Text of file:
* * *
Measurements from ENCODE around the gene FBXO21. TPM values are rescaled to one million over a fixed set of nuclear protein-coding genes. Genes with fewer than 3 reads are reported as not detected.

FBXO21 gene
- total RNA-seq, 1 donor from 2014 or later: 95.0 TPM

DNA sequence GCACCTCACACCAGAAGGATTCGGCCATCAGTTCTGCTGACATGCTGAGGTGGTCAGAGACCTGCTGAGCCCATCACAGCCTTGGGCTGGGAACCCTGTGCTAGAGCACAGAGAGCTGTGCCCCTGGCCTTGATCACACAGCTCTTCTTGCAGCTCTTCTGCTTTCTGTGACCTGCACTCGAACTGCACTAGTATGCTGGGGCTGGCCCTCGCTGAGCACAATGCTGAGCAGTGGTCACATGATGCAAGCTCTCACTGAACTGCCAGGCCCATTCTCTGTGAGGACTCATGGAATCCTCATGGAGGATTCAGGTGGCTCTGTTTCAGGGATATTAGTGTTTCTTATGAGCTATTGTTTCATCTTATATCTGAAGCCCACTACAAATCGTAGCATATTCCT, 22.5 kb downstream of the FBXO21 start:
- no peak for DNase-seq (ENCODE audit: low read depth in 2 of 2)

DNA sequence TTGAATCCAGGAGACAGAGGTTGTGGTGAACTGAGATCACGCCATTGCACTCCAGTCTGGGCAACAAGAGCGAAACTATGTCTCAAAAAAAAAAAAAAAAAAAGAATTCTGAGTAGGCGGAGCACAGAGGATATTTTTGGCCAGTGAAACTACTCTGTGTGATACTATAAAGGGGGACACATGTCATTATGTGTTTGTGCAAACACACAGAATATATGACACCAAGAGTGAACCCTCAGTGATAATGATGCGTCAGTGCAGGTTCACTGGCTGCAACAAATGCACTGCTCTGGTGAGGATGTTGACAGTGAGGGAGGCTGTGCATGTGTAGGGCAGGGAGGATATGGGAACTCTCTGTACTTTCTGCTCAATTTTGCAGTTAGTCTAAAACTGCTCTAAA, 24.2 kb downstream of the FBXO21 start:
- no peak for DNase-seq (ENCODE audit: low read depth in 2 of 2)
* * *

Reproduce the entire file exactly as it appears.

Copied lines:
Measurements from ENCODE around the gene FBXO21. TPM values are rescaled to one million over a fixed set of nuclear protein-coding genes. Genes with fewer than 3 reads are reported as not detected.

FBXO21 gene
- total RNA-seq, 1 donor from 2014 or later: 95.0 TPM

DNA sequence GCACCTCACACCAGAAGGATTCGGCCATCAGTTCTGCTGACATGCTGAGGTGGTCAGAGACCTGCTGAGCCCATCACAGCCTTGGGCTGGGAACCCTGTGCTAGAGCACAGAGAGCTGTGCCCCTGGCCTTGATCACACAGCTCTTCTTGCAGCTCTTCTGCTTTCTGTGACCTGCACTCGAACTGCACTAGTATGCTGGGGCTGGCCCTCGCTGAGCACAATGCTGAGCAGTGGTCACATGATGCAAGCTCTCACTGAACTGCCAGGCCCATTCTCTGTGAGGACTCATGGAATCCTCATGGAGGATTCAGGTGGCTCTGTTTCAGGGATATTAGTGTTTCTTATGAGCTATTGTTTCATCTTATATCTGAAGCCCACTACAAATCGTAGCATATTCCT, 22.5 kb downstream of the FBXO21 start:
- no peak for DNase-seq (ENCODE audit: low read depth in 2 of 2)

DNA sequence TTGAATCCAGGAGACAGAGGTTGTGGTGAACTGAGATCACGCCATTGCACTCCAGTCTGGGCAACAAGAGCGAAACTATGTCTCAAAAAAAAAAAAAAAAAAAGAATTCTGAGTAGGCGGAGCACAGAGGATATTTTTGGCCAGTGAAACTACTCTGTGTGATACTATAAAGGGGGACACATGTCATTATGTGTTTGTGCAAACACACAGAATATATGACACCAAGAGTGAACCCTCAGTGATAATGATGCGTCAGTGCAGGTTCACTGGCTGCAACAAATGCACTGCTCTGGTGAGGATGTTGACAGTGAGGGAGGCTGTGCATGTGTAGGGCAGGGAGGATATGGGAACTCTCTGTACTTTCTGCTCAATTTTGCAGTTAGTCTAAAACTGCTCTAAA, 24.2 kb downstream of the FBXO21 start:
- no peak for DNase-seq (ENCODE audit: low read depth in 2 of 2)